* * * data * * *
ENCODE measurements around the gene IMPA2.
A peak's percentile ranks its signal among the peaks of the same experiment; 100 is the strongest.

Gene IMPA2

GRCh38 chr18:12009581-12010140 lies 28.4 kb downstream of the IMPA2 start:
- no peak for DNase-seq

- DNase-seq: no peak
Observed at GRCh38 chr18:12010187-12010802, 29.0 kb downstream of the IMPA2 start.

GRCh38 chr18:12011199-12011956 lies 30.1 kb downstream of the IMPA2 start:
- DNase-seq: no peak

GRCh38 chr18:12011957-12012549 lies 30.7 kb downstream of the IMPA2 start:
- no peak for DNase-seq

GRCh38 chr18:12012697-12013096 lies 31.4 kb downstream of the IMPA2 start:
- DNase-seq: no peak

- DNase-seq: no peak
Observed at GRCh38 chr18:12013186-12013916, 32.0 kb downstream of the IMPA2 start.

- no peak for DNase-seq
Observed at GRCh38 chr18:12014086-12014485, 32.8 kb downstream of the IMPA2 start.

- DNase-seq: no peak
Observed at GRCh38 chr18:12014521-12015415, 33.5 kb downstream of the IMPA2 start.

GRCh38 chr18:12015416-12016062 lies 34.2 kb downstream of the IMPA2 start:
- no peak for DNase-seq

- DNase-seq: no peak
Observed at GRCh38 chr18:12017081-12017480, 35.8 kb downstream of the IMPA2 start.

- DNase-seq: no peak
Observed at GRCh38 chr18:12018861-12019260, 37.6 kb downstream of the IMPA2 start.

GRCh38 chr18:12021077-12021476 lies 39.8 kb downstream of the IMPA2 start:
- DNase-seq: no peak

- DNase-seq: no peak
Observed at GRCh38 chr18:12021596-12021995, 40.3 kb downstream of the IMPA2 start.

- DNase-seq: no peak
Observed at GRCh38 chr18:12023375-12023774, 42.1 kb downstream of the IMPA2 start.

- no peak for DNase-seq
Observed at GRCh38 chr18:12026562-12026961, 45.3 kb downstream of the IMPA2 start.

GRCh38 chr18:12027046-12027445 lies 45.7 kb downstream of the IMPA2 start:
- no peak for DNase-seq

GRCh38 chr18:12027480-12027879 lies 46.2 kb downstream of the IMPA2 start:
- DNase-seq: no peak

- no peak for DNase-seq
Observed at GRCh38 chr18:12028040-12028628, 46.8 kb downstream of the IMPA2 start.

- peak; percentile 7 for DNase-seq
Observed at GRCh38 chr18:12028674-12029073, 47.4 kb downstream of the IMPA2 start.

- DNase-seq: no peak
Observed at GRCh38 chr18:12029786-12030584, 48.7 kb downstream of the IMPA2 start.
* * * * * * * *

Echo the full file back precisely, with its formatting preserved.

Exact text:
ENCODE measurements around the gene IMPA2.
A peak's percentile ranks its signal among the peaks of the same experiment; 100 is the strongest.

Gene IMPA2

GRCh38 chr18:12009581-12010140 lies 28.4 kb downstream of the IMPA2 start:
- no peak for DNase-seq

- DNase-seq: no peak
Observed at GRCh38 chr18:12010187-12010802, 29.0 kb downstream of the IMPA2 start.

GRCh38 chr18:12011199-12011956 lies 30.1 kb downstream of the IMPA2 start:
- DNase-seq: no peak

GRCh38 chr18:12011957-12012549 lies 30.7 kb downstream of the IMPA2 start:
- no peak for DNase-seq

GRCh38 chr18:12012697-12013096 lies 31.4 kb downstream of the IMPA2 start:
- DNase-seq: no peak

- DNase-seq: no peak
Observed at GRCh38 chr18:12013186-12013916, 32.0 kb downstream of the IMPA2 start.

- no peak for DNase-seq
Observed at GRCh38 chr18:12014086-12014485, 32.8 kb downstream of the IMPA2 start.

- DNase-seq: no peak
Observed at GRCh38 chr18:12014521-12015415, 33.5 kb downstream of the IMPA2 start.

GRCh38 chr18:12015416-12016062 lies 34.2 kb downstream of the IMPA2 start:
- no peak for DNase-seq

- DNase-seq: no peak
Observed at GRCh38 chr18:12017081-12017480, 35.8 kb downstream of the IMPA2 start.

- DNase-seq: no peak
Observed at GRCh38 chr18:12018861-12019260, 37.6 kb downstream of the IMPA2 start.

GRCh38 chr18:12021077-12021476 lies 39.8 kb downstream of the IMPA2 start:
- DNase-seq: no peak

- DNase-seq: no peak
Observed at GRCh38 chr18:12021596-12021995, 40.3 kb downstream of the IMPA2 start.

- DNase-seq: no peak
Observed at GRCh38 chr18:12023375-12023774, 42.1 kb downstream of the IMPA2 start.

- no peak for DNase-seq
Observed at GRCh38 chr18:12026562-12026961, 45.3 kb downstream of the IMPA2 start.

GRCh38 chr18:12027046-12027445 lies 45.7 kb downstream of the IMPA2 start:
- no peak for DNase-seq

GRCh38 chr18:12027480-12027879 lies 46.2 kb downstream of the IMPA2 start:
- DNase-seq: no peak

- no peak for DNase-seq
Observed at GRCh38 chr18:12028040-12028628, 46.8 kb downstream of the IMPA2 start.

- peak; percentile 7 for DNase-seq
Observed at GRCh38 chr18:12028674-12029073, 47.4 kb downstream of the IMPA2 start.

- DNase-seq: no peak
Observed at GRCh38 chr18:12029786-12030584, 48.7 kb downstream of the IMPA2 start.